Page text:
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Conversion of cartesian coordinates to polar coordinates

  1. Aug 3, 2009 #1
    1. Was wondering if anyone could help me confirm the polar limits of integration for the below double integral problem. The question itself is straight forward in cartesian coordinates, but in polar form, i'm a bit suspect of my theta limits after having sketched the it out. any help much appreciated.

    2. Relevant equations


    in polar form:

    [tex]\int^{\frac{\pi}{2}}_{\frac{\pi}{4}}\int^{6cosec\theta}_{0} r^{2}cos\theta dr d\theta [/tex]

    3. The attempt at a solution

    Using a trig substitution over pi/2 and pi/4, i get an answer of 36. it's just when i sketch it, i get a triangle which only has half that area. am i missing something obvious? cheers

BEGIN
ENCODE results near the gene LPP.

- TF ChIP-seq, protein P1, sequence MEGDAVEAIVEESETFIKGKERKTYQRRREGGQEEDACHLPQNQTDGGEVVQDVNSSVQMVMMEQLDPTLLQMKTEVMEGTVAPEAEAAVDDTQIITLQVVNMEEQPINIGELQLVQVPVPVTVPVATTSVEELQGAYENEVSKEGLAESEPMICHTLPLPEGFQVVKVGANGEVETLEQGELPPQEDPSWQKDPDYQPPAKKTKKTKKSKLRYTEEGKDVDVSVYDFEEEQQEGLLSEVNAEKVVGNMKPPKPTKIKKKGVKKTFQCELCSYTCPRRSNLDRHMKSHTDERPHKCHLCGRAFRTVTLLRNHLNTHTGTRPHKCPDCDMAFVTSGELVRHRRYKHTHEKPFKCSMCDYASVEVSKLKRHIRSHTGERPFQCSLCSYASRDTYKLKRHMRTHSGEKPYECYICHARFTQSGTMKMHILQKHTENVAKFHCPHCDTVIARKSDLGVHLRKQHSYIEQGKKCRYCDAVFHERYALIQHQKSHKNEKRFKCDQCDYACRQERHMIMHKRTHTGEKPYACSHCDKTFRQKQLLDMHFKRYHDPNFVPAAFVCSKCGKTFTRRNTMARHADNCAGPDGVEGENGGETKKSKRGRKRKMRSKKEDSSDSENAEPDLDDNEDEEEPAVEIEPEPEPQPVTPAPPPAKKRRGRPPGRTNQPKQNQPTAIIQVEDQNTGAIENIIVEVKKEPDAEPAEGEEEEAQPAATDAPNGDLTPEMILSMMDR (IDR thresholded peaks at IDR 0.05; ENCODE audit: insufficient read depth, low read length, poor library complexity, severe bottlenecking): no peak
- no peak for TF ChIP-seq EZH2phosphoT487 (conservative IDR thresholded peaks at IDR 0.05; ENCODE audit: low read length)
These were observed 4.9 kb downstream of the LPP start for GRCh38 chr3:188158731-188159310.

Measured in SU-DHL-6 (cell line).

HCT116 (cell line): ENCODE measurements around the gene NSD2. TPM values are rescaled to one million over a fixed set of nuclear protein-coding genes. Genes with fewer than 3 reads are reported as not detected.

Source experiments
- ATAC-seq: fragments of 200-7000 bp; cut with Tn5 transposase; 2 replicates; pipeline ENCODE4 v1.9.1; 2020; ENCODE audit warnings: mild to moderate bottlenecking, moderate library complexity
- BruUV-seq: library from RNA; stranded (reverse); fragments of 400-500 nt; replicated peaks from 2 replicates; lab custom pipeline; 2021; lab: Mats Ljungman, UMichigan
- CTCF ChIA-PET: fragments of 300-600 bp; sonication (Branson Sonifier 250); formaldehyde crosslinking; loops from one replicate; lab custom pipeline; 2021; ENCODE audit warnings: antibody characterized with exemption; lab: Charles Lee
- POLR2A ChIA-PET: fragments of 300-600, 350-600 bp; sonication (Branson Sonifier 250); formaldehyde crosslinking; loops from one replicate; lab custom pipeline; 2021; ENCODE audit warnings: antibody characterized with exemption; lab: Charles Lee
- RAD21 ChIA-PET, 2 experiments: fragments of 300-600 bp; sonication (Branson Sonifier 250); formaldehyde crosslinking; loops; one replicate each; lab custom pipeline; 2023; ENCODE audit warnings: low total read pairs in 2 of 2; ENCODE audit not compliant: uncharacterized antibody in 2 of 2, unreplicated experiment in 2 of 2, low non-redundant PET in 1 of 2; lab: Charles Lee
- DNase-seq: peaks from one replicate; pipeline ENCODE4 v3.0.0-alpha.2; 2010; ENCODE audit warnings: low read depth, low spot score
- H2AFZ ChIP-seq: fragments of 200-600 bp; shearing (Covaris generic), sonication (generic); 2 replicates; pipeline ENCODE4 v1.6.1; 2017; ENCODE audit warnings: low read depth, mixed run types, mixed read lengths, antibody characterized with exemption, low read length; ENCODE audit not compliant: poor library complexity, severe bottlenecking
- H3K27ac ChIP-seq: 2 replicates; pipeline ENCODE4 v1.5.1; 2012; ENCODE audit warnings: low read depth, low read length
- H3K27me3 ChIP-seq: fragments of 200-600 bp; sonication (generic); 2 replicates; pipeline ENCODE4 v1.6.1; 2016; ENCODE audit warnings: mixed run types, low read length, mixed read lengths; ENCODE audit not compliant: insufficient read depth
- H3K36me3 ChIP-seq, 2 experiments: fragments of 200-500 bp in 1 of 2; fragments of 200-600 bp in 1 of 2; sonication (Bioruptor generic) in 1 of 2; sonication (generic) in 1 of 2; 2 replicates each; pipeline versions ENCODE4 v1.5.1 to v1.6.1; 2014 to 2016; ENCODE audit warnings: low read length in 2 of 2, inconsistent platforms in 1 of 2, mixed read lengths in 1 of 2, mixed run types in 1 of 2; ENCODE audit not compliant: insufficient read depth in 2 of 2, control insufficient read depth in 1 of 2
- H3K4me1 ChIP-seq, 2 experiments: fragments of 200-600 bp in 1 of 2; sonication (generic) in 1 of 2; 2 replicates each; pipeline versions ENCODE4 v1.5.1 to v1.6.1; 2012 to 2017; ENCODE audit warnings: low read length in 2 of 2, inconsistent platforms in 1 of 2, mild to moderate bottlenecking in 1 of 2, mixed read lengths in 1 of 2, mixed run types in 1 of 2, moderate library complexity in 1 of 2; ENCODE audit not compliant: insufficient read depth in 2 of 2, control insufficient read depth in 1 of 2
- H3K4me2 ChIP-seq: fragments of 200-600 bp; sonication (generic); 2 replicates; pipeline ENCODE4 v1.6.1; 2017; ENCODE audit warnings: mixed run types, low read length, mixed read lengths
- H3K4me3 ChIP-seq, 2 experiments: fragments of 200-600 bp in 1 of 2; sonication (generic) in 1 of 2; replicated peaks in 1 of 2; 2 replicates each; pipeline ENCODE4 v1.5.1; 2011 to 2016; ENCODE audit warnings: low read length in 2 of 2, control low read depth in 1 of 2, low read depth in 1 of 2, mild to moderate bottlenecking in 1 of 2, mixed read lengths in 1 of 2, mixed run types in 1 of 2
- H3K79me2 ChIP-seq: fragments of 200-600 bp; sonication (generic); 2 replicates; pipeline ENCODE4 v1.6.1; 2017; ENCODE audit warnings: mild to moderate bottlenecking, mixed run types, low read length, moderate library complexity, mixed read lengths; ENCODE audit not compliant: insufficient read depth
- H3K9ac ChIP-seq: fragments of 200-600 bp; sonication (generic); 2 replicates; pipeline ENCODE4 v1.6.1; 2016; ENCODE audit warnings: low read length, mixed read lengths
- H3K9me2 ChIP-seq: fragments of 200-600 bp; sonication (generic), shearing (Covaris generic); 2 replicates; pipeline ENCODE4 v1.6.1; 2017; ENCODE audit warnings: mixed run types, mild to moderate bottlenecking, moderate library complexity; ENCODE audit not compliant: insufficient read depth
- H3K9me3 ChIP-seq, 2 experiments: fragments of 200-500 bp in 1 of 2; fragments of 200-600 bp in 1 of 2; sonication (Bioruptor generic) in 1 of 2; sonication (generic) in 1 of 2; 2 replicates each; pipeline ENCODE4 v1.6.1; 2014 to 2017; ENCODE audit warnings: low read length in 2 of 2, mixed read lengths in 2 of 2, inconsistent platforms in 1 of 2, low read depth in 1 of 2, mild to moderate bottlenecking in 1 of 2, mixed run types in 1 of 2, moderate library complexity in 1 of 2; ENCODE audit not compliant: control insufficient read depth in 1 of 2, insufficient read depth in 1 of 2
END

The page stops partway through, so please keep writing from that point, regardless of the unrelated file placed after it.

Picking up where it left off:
2. jcsd
  3. Aug 4, 2009 #2


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    Welcome to PF!

    Hi CostasDBD! Welcome to PF! :smile:

    (have a pi: π and a theta: θ and an integral: ∫ :wink:)
    Yup! :redface:

    ∫∫ x dxdy isn't the area! :wink:
  4. Aug 4, 2009 #3


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    Remember, the area of integration and the actual integration are 2 separate entities. Only when the function you're integrating over is f(x,y) = 1 is the integral equal to the area of your area of a double integration.
  5. Aug 4, 2009 #4
    Thanks guys. funny what you pick up when you go back a few pages and have a quick read hey.
    this forum is fantastic.
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